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North Vallejo Patient Access Partnership: Right Care, Right Place Project Evaluation

Lois Green and Glen Melnick, USC Center for Health Financing, Policy, and Management

This report offers an independent evaluation of the North Vallejo Patient Access Partnership "Right Care, Right Place" project, which focused on using primary care to reduce rates of avoidable emergency department use.

Guiding patients to more appropriate and less costly medical settings than emergency departments (EDs) is a growing imperative. Unnecessary ED use — estimates are 35% to 40% — has been associated with limited access to primary care providers. Thus, increasing primary care resources can reduce rates of avoidable ED use and also enable patients to establish a regular, coordinated source of health care.

Responding to this set of issues in greater Vallejo, California, health care and government leaders established the North Vallejo Patient Access Partnership "Right Care, Right Place" project in a community with few primary care resources and no county hospital. The project involved ED-related patient referrals between a nonprofit hospital — Sutter Solano Medical Center (SSMC) — and a new Federally Qualified Health Center (FQHC) — La Clínica North Vallejo (LCNV) — to be located on the hospital's campus. As the project evolved, it focused on ED-to-FQHC referral following an ED visit. Other patients came to LCNV without a prior ED visit. A community consortium provided three-year project funding of more than $1.2 million for site renovation and operating costs.

An independent evaluation of the project was commissioned by the California Health Care Foundation and conducted by the University of Southern California Center for Health Financing, Policy, and Management. Key outcomes from the 20-month evaluation study include:

  • The project was highly successful in improving access to appropriate, affordable health care. By the end of 2009, LCNV was cited as their "medical home" by 95% of patient survey respondents.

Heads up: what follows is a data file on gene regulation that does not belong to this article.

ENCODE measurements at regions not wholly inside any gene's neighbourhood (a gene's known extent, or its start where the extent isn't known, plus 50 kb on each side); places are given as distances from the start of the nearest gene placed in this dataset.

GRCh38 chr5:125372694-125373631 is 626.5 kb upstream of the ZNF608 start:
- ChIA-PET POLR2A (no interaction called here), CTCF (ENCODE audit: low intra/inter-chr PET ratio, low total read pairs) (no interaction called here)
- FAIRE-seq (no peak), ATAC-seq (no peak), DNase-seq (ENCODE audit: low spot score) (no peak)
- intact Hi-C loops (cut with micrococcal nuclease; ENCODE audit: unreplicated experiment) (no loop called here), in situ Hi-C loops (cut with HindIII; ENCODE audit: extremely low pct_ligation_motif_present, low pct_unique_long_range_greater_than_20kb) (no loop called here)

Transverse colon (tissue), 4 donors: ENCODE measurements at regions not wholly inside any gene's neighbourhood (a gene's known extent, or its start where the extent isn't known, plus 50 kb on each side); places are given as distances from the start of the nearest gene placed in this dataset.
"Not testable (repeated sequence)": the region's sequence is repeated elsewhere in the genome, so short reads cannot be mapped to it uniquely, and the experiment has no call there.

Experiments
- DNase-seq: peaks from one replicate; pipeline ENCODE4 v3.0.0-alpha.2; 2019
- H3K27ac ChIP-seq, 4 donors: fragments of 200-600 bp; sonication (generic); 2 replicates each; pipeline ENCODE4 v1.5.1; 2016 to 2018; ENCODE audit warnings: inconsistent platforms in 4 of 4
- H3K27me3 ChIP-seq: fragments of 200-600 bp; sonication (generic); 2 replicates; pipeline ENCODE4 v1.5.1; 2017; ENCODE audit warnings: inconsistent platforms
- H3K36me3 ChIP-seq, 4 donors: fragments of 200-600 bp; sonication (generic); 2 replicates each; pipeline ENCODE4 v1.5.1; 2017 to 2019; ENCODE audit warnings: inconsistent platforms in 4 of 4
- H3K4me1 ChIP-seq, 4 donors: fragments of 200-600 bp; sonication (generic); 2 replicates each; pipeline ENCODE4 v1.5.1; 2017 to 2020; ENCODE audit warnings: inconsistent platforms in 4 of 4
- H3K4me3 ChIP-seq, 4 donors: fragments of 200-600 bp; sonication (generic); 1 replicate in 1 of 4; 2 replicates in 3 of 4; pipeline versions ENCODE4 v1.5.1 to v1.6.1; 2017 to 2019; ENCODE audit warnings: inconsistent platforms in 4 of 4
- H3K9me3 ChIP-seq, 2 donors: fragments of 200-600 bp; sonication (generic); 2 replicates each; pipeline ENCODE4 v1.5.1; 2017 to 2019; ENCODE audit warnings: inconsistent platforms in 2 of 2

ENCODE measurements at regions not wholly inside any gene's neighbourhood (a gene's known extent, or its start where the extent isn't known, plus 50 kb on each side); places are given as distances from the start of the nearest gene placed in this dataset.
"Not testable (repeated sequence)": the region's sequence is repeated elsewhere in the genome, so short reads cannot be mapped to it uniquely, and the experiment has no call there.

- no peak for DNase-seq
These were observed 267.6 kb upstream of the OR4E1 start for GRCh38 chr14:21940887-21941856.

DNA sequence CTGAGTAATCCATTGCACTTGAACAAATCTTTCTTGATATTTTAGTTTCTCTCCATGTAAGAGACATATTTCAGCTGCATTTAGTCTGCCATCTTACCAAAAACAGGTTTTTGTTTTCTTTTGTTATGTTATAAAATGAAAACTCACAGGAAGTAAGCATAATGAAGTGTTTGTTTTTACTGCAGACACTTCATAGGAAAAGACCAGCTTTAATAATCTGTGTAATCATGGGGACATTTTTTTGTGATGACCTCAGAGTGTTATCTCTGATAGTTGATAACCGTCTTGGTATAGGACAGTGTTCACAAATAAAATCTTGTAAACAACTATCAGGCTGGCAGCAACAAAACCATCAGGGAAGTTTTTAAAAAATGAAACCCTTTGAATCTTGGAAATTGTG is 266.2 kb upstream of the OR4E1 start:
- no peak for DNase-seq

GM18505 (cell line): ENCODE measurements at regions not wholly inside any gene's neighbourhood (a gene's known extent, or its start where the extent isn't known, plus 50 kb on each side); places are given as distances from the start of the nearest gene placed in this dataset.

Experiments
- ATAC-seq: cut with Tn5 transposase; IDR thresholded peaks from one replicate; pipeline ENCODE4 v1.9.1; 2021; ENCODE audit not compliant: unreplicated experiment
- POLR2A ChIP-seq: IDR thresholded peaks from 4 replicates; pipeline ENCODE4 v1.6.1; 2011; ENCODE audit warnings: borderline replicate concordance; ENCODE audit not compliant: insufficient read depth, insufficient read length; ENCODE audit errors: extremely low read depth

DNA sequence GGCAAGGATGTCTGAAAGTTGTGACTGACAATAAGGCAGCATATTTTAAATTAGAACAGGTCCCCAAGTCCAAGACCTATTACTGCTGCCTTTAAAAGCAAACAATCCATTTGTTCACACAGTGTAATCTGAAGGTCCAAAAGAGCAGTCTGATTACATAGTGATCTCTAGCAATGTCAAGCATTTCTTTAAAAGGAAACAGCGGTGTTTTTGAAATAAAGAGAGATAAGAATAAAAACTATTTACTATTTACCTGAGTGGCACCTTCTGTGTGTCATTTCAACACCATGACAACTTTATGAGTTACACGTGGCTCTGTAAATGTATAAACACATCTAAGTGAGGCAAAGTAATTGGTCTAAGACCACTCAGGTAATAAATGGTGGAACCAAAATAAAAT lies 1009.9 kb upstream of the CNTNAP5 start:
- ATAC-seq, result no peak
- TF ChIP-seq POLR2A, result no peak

• The project successfully directed patients to the FQHC. On average, 52 patients per month were guided from the hospital to LCNV. Referred patients were equally split between those treated in the ED and then referred to LCNV for follow-up visits and those who were referred through SSMC without an ED visit.
  • There was modest to moderate impact on ED visits. Patient access to LCNV averted 4,600 ED visits over the study period.
  • The project had a positive economic impact on LCNV by reducing the number of low-paying or uninsured patients at the ED.
  • Health care at LCNV costs three to four times less than avoidable ED visits and five to eight times less than ED visits that did not involve an inpatient admission.
  • The project had distinctive local aspects, but offered insights transferrable to other communities, demonstrating that hospitals and FQHCs are well positioned to collaborate in offering innovative solutions to overuse of ED care.

Two documents — the full report by the USC Center for Health Financing, Policy, and Management presenting the evaluation's detailed findings, as well as a summary evaluation report from the California Health Care Foundation — are available as Document Downloads.

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